Monthly Archives: April 2016

friday favourite – get out(side)

Last week, my sister wrote that hiking was her favourite first of the season. I love hiking but nothing says spring time to me like being able to get out my road bike. The temperature needs to be above 50F and the roads have to be free of sand and salt.IMG_3875

I feel fast and alive on my bike, like I am clearing out the winter cobwebs.

HAR

where’s my dinner?

Anybody else find that the change of seasons first brings lethargy, before putting a spring in your step?

I have completely run out of food ideas. I know they will come back. I’m not signing up for takeout. But it’s something I notice that seems to coincide with a new season.

I’m ready to give up the stews, hearty soups and meatballs – along with my black winter work outfits – but I’m just not quite there yet with the tabouli, grilled  vegetables and endless dinners on the BBQ.

I went through the motions today to make vegetable lasagna. I managed to grate a carrot and apple with a little mayo, lemon juice and greek yogurt for a side salad.

Anybody else feeling the seasonal drag? Or what are you making these days on this in between season?

CJR

 

 

Hudson Bay stripes

Canadian followers will know about the iconic stripes of the Hudson Bay Company. Canada’s first and longest merchant began business in 1670 – and you can read more of the history here.

We started giving the classic wool blankets as wedding gifts to nieces and nephews when that generation began to get married. The classic point blankets come in various colours – including the striped version below, red with black stripes and grey with black stripes. There is a rich history to their woolen warmth. Made in English, they were traded by the company (along with other goods) for beaver pelts from native fur traders.

We have recreated the four stripe pattern on handknit throws.

IMG_8803

And we’re slowly buying up the various totes and throws they sell to spread the stripes across the continent.

Although now U.S. owned, the Hudson Bay stripes continue to stand out in a crowd.

CJR

 

friday favourite – flower CSA again!

Below is the email from Grace at FiveFork Farms for my flowers this week. I am loving going to the market on Saturday morning to pick up my flower share and get her great emails. Can’t wait to sign up for next year!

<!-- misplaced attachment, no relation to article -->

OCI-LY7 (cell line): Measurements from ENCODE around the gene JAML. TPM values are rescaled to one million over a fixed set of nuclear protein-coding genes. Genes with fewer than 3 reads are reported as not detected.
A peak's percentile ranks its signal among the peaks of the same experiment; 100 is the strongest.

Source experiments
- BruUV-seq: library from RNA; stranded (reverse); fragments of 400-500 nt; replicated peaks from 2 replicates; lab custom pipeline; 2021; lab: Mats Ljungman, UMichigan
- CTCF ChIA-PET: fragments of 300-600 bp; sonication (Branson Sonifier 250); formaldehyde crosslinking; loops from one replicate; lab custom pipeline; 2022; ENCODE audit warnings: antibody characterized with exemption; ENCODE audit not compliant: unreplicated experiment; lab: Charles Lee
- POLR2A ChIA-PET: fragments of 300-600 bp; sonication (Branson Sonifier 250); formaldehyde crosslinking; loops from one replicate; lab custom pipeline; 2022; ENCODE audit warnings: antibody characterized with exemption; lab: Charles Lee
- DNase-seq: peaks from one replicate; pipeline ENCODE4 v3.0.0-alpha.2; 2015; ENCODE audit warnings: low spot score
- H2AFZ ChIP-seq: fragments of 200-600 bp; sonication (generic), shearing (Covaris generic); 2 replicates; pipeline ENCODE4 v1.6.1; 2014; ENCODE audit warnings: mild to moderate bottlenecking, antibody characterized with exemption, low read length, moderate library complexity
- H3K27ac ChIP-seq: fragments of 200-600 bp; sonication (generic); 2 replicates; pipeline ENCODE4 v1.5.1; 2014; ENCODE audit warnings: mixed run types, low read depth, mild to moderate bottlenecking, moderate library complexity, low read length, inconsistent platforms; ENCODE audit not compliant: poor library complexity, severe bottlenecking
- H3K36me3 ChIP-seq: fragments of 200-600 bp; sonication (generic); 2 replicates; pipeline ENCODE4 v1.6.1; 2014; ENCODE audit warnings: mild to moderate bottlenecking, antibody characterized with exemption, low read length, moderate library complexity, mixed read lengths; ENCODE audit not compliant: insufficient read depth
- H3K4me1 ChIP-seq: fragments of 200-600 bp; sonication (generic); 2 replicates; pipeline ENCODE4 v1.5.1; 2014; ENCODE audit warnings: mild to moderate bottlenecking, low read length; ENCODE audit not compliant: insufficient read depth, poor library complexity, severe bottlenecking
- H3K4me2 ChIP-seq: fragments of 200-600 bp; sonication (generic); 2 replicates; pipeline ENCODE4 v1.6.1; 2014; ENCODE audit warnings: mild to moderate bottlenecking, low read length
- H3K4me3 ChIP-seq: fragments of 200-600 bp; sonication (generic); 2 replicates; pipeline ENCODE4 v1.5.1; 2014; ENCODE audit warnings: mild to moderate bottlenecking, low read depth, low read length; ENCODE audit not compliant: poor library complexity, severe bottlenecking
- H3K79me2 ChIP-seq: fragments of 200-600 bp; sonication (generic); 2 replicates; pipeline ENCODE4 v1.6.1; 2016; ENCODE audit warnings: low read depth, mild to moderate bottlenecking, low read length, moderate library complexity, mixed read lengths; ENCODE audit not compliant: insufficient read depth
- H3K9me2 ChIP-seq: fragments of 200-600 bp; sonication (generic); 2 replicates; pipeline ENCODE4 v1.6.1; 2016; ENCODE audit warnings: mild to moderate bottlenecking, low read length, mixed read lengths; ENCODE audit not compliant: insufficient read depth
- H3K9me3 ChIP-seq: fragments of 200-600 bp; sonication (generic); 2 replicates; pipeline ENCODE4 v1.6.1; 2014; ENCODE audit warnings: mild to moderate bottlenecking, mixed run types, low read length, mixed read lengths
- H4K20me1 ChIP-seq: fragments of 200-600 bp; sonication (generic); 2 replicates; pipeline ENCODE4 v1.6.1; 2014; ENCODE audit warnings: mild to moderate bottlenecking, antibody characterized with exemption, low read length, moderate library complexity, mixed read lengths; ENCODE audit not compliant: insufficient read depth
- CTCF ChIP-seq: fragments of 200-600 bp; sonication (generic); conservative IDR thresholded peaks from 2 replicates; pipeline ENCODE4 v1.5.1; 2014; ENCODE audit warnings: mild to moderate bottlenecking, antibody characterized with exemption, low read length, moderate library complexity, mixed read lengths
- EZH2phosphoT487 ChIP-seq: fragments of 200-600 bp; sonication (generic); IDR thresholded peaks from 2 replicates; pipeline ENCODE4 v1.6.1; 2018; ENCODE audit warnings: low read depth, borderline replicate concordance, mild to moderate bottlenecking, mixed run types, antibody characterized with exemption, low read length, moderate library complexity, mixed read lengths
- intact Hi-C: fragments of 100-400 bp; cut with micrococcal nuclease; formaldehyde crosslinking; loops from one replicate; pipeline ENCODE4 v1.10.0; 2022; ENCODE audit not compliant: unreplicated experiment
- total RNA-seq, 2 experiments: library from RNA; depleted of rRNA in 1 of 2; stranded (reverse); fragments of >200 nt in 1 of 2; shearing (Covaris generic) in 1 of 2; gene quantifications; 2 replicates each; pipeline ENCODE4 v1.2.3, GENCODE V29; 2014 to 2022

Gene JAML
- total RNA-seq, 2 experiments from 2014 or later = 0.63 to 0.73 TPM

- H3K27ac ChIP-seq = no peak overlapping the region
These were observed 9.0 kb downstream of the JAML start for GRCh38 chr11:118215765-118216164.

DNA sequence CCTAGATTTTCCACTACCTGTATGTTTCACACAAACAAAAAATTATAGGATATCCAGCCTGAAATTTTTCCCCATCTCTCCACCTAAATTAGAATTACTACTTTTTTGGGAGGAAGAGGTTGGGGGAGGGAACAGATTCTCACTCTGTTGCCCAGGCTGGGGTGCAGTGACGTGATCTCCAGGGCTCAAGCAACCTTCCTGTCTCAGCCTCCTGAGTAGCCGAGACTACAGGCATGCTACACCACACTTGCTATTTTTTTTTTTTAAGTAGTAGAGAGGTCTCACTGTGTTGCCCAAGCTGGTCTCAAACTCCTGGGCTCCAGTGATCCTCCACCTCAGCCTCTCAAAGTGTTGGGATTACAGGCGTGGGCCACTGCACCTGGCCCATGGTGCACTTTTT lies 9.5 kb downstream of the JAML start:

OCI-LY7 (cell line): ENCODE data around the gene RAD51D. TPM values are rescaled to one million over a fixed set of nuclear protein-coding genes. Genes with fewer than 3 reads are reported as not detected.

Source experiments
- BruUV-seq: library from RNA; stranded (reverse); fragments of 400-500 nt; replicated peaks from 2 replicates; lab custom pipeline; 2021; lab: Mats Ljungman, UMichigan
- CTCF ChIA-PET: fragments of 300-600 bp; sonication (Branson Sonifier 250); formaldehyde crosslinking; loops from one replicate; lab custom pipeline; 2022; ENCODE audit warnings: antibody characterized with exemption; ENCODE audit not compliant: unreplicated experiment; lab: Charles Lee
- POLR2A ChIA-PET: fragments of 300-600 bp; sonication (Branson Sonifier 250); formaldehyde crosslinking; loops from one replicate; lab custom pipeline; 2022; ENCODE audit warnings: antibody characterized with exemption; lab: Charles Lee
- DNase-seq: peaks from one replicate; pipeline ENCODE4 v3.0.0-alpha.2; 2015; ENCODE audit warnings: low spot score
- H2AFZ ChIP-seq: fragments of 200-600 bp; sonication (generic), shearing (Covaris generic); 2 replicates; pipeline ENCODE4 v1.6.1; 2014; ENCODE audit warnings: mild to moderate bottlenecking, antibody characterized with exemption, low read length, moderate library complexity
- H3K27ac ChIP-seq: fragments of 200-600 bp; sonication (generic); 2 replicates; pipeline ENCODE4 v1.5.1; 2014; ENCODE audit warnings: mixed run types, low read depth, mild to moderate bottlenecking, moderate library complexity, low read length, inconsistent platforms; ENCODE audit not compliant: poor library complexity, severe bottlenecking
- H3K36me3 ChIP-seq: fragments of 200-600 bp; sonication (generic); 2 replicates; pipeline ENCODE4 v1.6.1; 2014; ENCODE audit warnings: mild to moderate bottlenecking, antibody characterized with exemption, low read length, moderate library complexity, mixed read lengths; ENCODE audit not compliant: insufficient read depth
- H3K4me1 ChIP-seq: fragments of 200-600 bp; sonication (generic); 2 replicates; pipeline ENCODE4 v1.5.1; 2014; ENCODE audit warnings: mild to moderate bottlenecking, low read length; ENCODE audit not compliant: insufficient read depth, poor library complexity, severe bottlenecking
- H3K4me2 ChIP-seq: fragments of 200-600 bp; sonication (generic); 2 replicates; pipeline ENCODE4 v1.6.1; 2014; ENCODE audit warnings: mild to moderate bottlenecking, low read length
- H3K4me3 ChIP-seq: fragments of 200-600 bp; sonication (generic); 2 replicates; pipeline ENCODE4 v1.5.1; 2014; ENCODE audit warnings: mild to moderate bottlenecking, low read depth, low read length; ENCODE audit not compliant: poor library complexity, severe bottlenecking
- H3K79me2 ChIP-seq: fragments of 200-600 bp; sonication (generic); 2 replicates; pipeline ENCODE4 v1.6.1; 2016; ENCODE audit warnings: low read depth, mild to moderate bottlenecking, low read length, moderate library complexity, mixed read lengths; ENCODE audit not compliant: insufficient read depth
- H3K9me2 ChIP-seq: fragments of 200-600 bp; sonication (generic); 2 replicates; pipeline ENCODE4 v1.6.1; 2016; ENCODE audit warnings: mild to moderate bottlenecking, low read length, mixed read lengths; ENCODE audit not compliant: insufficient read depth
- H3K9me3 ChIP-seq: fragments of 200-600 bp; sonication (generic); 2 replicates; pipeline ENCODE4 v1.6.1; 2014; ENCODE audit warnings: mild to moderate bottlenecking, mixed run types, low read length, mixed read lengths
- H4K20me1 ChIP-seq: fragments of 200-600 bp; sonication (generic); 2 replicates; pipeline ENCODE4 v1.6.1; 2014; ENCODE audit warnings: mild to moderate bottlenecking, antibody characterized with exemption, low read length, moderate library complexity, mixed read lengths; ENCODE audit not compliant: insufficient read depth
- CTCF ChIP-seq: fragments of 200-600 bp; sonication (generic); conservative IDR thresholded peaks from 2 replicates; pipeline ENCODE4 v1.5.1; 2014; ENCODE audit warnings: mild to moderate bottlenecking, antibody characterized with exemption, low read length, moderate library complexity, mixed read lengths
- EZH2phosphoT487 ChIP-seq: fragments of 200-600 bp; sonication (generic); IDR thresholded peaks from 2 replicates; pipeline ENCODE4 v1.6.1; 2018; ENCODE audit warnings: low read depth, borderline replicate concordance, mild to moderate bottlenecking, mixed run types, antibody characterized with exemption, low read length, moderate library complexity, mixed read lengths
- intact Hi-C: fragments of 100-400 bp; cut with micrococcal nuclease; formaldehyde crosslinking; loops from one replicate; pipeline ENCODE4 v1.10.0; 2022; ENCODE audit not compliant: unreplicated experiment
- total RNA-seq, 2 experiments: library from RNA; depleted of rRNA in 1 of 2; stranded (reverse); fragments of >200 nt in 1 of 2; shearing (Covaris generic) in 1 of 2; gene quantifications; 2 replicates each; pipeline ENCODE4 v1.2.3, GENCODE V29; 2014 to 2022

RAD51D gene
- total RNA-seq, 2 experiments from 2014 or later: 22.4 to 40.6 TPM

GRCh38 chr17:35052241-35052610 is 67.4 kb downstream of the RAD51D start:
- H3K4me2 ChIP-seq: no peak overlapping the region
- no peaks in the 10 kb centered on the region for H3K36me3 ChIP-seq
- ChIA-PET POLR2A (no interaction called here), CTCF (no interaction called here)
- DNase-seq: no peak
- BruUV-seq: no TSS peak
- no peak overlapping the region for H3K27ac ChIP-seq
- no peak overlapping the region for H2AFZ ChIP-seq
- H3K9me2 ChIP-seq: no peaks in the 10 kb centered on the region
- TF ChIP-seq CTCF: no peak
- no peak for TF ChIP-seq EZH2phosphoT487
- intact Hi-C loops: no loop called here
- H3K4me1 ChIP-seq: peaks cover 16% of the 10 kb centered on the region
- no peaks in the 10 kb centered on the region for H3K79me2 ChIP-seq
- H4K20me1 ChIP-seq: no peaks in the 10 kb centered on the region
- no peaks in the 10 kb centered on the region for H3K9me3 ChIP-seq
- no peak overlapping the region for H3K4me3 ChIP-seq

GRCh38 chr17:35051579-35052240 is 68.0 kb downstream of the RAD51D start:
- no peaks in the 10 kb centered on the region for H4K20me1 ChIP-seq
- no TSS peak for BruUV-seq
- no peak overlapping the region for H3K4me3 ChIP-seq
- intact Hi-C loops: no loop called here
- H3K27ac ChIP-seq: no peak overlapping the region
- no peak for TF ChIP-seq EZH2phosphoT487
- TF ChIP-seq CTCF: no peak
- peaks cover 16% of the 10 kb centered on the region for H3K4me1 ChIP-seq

Daffodils, also called by their botanical name ‘Narcissus’, are typically the first blooms to usher in spring here in Boston. We’re all familiar with the standard bright yellow “King Alfred” daffodil with its signature large trumpeted cup, but what you are receiving in your share does not resemble that characteristic form whatsoever. We hope you’ll be delighted by how unique these flowers are!

IMG_3878

HAR

traditional tea biscuits

The power of suggestion is pretty strong at my workplace…when it comes to food. A colleague was telling me about making biscuits recently, and how fast her young son put back 6 or 8 of the flaky goodness.

It got me thinking. And reminiscing. About tea biscuits.

It’s been years since I made them. But a James Beard cookbook (autographed to my mother) seemed a good place to start.

I actually couldn’t find a recipe listed as “tea” biscuit in any of my cookbooks. So under the B for “biscuits” it was. The recipe in the 1961 James Beard Cookbook kept things pretty simple when it came to naming recipes. After the basic biscuit recipe, you could choose the further descriptions for square, round, rich, fluffy, parsley, cheese, pungent or marmalade biscuits.

I kept it simple with the round variety.

Basic Biscuit Dough

2 cups flour – 5 tsp baking powder – 1 tsp salt – 2 tsp sugar – 5 T fat (about 1/3 cup butter) – 3/4 cup milk

Sift dry ingredients together. Cut in the butter (I roll it in the flour and grate it into the mixture with a cheese grater). Work with fingers until mixture is evenly crumbly. Stir in just enough milk to make it a smooth, soft dough, not to sticky to be handled. Turn dough onto lightly floured board and knead gently for 1 minute. Roll to about 1/2 inch thick, cut in rounds and place on buttered baking sheet. Bake for 12-15 minutes at 450F, until lightly browned.

tea biscuits

Eat them all while they are still warm. Cheddar and apple butter, maple butter or just butter.